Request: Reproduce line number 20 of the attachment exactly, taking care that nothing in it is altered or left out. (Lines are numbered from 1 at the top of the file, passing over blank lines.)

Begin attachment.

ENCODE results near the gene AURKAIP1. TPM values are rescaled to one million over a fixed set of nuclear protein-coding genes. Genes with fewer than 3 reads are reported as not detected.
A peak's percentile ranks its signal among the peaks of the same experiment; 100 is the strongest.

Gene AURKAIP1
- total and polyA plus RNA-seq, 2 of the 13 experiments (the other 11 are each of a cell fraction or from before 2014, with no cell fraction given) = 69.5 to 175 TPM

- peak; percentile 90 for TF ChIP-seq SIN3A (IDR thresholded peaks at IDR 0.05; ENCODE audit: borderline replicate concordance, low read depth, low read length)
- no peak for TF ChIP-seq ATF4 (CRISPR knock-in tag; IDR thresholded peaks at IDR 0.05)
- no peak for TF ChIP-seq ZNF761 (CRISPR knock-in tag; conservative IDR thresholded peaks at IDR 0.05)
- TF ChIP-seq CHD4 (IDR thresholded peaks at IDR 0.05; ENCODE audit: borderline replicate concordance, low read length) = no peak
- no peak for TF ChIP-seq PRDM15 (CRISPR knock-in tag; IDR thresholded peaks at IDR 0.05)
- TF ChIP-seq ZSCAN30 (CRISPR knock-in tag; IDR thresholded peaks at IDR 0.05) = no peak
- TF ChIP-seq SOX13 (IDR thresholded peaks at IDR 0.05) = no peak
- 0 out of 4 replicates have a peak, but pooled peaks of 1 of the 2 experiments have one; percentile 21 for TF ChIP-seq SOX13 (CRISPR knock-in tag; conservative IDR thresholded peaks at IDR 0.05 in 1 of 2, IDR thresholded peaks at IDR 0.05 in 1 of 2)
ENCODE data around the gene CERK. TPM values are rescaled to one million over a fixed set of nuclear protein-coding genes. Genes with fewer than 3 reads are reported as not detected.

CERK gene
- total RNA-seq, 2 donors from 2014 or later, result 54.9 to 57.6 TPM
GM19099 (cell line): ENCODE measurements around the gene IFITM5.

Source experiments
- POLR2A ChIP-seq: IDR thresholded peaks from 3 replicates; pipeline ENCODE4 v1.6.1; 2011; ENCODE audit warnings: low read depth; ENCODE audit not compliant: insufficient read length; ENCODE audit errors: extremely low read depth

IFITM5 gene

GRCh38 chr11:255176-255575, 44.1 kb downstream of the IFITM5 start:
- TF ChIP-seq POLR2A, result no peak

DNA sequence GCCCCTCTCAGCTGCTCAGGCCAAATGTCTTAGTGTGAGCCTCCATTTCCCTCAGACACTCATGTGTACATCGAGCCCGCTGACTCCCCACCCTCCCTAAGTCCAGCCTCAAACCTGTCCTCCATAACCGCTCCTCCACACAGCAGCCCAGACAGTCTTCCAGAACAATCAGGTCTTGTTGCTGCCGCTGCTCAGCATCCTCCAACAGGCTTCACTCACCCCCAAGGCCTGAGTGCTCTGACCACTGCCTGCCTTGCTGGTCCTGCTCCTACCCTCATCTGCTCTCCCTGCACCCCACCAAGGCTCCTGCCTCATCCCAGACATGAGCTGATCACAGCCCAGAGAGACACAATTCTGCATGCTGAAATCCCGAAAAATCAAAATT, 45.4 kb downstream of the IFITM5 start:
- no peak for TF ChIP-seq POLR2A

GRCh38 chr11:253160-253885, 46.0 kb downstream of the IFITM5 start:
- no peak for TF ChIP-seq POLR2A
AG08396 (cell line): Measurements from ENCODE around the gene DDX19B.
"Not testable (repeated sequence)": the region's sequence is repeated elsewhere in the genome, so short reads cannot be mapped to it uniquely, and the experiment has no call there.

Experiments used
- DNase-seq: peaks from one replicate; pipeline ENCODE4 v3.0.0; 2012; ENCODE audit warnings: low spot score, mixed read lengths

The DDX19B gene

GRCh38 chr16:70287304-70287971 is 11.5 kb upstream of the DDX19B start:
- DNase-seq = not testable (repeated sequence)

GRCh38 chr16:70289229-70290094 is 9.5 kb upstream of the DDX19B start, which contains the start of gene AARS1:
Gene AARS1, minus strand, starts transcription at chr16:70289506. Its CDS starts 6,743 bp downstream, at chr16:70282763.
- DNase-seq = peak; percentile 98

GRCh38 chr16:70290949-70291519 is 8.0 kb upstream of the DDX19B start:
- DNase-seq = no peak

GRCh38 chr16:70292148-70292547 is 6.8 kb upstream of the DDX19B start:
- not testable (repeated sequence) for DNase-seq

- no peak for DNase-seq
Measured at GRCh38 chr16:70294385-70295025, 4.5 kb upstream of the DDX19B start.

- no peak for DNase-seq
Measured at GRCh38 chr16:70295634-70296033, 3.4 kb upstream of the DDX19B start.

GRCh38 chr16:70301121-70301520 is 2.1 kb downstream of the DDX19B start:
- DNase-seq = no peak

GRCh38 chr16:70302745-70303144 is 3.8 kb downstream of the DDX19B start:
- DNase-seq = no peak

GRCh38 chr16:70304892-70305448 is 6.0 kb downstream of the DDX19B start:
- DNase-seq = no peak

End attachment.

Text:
GRCh38 chr11:255176-255575, 44.1 kb downstream of the IFITM5 start: